Water allocation plan needs review: Speirs

David Speirs, the Minister for Environment and Water, defended his comments regarding an independent review of the Lower Limestone Coast Water Allocation Plan after being questioned in parliament on May 29.

Susan Close, the Deputy Leader of the Opposition, repeatedly asked Mr Speirs what ‘alternative science’ he would be using to reconsider water allocations in the South East.

Dr Close’s questions were in response to an interview Mr Speirs had done with ABC North and West.

Mr Speirs replied that he was interested in researching a broad range of scientific theories about water allocation, because he was concerned about the economic impacts the current plan was having on the South East.

“We (the Liberal Party) feel that the process has had a very adverse effect on the economic output of farms and farmers in the South East region,” Mr Speirs said.

“We have said very clearly, in consultation with farmers in the South East, in discussions with the South East Natural Resources Management Board, that we need to take some time to step back from the decision, to find a way forward, where we can have confidence in the scientific approach, and to bring independent scientific advice to the table.”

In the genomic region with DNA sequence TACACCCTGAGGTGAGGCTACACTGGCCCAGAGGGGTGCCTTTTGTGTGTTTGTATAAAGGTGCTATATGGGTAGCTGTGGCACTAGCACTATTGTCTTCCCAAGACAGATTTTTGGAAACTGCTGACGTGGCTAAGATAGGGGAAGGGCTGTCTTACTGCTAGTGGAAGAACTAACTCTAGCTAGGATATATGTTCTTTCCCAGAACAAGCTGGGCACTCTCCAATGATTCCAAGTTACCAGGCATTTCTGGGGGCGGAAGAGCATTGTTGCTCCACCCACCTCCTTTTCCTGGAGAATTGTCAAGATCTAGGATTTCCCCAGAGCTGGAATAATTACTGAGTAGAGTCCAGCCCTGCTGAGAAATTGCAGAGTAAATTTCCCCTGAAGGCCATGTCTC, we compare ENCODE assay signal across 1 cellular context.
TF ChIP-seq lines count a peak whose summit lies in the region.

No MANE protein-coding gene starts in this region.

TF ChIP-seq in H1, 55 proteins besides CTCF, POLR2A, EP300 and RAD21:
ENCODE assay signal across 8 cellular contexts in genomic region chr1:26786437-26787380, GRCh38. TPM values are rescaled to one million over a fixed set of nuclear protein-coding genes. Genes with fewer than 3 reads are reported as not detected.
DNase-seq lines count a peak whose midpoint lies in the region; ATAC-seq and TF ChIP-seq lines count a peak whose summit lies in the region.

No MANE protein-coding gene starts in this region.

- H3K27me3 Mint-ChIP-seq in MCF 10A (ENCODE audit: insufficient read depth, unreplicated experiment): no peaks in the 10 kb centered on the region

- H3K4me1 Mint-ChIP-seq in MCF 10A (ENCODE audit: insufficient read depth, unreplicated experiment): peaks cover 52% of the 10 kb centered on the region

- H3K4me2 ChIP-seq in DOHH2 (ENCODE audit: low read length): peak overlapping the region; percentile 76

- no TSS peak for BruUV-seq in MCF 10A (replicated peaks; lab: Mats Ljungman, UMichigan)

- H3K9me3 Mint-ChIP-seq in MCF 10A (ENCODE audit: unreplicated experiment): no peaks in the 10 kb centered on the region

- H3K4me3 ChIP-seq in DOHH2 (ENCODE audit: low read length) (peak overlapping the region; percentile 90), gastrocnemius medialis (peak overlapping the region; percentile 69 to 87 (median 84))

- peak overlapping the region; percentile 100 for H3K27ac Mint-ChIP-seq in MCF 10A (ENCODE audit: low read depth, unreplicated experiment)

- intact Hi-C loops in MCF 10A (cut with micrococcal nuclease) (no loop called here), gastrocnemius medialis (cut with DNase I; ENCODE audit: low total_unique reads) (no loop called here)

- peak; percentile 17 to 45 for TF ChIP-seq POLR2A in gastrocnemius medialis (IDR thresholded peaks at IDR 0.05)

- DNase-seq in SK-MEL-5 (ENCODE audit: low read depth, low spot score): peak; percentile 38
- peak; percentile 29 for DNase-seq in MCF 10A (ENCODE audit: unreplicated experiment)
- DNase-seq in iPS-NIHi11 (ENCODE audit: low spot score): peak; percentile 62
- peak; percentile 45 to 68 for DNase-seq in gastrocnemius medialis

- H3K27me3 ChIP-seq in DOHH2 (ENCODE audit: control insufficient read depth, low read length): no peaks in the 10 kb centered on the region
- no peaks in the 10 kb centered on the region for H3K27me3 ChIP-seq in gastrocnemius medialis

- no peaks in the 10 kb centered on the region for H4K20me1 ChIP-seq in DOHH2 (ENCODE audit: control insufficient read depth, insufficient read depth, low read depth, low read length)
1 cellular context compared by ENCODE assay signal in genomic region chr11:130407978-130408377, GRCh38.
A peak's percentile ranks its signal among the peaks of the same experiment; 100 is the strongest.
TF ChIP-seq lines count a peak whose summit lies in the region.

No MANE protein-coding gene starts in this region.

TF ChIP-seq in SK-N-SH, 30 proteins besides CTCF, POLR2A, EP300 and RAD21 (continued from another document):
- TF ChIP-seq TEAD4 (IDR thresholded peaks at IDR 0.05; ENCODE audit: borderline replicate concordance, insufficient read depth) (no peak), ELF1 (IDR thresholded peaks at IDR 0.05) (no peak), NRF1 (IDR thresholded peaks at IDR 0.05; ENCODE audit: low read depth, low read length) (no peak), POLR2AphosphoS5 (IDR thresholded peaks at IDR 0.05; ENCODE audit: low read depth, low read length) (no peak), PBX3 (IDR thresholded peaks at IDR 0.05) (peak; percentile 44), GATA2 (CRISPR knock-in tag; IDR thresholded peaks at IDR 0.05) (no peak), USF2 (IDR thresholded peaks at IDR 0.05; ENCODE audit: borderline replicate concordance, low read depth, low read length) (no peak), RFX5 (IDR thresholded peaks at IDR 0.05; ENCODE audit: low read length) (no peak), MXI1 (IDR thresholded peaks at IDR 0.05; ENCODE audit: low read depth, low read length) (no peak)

Mr Speirs confirmed that he would be consulting experts from not only the government sector, but other public institutions. These experts would include hydrologists.

“I have taken the opportunity, not only since becoming the minister but during an extended period as shadow minister, to speak to people on the ground in the South East,” Mr Speirs continued.

“Independent scientific advice has been sought by farmers in the South East and presented to me, which was at odds with the science that was used to reach the water allocation plan reductions going forward.

“With that level of uncertainty in the mix, I didn’t feel that it would be responsible for the government of the day to move forward with water allocations that would have a direct economic impact, in a negative sense, on business production – farmers, grape growers, wine producers – in the South East.”

Mr Speirs added that he had the support of the Member for MacKillop (Nick McBride) and the Member for Mount Gambier (Troy Bell). 

He was also looking forward to working with new NRM board chair, Fiona Rasheed, as she was a farmer who understood the needs of the community.